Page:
Looking at data from The World Bank, http://data.worldbank.org/topic/health?end=2014&start=1993 it appears at the first look, that the focus on pharmaceutical (or biomedical) interventions to improve health have far less of an impact than lifestyle changes and access to healthy food, effective sanitation, and clean water.
In 2010, 66.8% of deaths (as percentage of total deaths) were from non-communicable diseases (heart-disease, stroke etc.). These diseases are lifestyle related. It is common knowledge that heart disease is exacerbated by smoking and stress for example, so would it not make more sense (if the goal was to improve human health outcomes in general) to focus on addressing these lifestyle related causes of disease and death?
In 2010, 24.103% of deaths worldwide (as percentage of total) were caused by communicable diseases and maternal, prenatal and nutrition conditions. So in fact, we cannot even see from the data displayed on this website the exact breakdown of deaths from communicable diseases (for which there are many pharmaceutical interventions) as distinct from maternal, prenatal and nutrition conditions. Again, it appears that the sensible interventions to prevent deaths and improve health outcomes would be in the areas of nutrition, water and sanitation. These improvements would all contribute to healthier people, who would then be less susceptible to communicable diseases.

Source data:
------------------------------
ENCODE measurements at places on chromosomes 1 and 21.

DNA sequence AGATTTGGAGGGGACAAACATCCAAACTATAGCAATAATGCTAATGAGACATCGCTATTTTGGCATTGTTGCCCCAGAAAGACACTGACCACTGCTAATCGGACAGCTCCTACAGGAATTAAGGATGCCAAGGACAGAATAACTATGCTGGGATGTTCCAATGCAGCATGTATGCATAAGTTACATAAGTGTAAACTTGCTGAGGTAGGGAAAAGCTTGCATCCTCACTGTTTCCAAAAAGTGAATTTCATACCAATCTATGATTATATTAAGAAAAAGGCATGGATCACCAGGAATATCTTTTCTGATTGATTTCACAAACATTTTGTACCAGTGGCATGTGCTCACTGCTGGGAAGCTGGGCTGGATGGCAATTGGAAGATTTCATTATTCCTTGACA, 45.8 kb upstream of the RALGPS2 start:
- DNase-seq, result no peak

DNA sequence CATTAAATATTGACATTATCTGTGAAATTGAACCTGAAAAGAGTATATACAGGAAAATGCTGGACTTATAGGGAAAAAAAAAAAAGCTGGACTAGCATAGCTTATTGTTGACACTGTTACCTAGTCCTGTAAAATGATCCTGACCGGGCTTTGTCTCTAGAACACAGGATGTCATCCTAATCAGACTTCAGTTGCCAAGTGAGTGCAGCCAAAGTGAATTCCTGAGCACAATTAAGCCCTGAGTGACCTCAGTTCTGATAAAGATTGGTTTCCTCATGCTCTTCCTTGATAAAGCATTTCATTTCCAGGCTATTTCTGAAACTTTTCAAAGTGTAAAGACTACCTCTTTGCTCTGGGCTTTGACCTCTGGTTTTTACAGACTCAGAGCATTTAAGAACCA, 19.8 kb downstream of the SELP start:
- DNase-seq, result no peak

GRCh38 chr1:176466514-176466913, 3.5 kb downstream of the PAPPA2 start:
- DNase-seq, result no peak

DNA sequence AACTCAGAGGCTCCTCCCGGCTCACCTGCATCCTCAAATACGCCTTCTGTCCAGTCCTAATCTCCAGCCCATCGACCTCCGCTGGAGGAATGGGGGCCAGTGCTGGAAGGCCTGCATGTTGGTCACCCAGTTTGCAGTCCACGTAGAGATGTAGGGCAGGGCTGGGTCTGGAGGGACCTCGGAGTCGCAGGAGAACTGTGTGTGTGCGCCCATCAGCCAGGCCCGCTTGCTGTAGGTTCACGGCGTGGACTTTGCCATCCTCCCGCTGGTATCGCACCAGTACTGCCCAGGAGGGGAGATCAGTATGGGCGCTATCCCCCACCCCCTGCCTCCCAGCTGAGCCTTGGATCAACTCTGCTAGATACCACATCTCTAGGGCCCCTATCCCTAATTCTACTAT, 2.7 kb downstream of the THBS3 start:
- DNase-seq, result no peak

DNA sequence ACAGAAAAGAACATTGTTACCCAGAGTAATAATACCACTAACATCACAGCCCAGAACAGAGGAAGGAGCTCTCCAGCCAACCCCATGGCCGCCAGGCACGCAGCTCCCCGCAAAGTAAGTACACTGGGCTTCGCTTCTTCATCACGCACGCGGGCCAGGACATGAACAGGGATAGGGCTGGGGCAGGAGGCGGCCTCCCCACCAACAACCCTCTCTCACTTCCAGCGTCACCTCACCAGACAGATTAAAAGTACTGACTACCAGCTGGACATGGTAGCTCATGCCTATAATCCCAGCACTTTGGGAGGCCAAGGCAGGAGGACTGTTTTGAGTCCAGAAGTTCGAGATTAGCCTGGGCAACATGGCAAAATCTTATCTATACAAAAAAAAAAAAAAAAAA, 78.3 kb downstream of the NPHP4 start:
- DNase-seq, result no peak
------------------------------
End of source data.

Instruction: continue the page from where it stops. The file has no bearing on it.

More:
It seems incredibly obvious when even having a cursory look at this data and the way it is presented, that there is no sense in trying to fix human health from the outside in, health simply does not work like that. The sensible thing to do is to ensure a sound basis of health with good nutrition, clean water, and sanitation. This foundation would then provide long-term protection from both communicable, non-communicable, and nutrition conditions
My intentions for the finished artefact (of which this blog, and indeed this entire website are an intrinsic part) are that a selection of amazingly impactful and compelling data visualisations will combine with a powerful written narrative to bring to light the issues connecting human and earth health. In honesty, I’m hoping it will show a connection or a correlation, because it makes sense, but either way I will be able to explore the topic and investigate what the data is saying.
I have struggled with deciding on which data to use to express which measure, because there is such a wealth of data available, and so many different interpretations of what actually constitutes environmental degradation. I have decided that use of forestry resources and pollution are good and appropriate measures of environmental degradation, and possibly also CO2 emissions.
In terms of the human health aspect, or the social degradation aspect, I think that looking at mental health, health outcomes, and possibly crime or education would be good measures. I have been looking into data sets in this area, and will investigate further and create some more experimental data visualisations.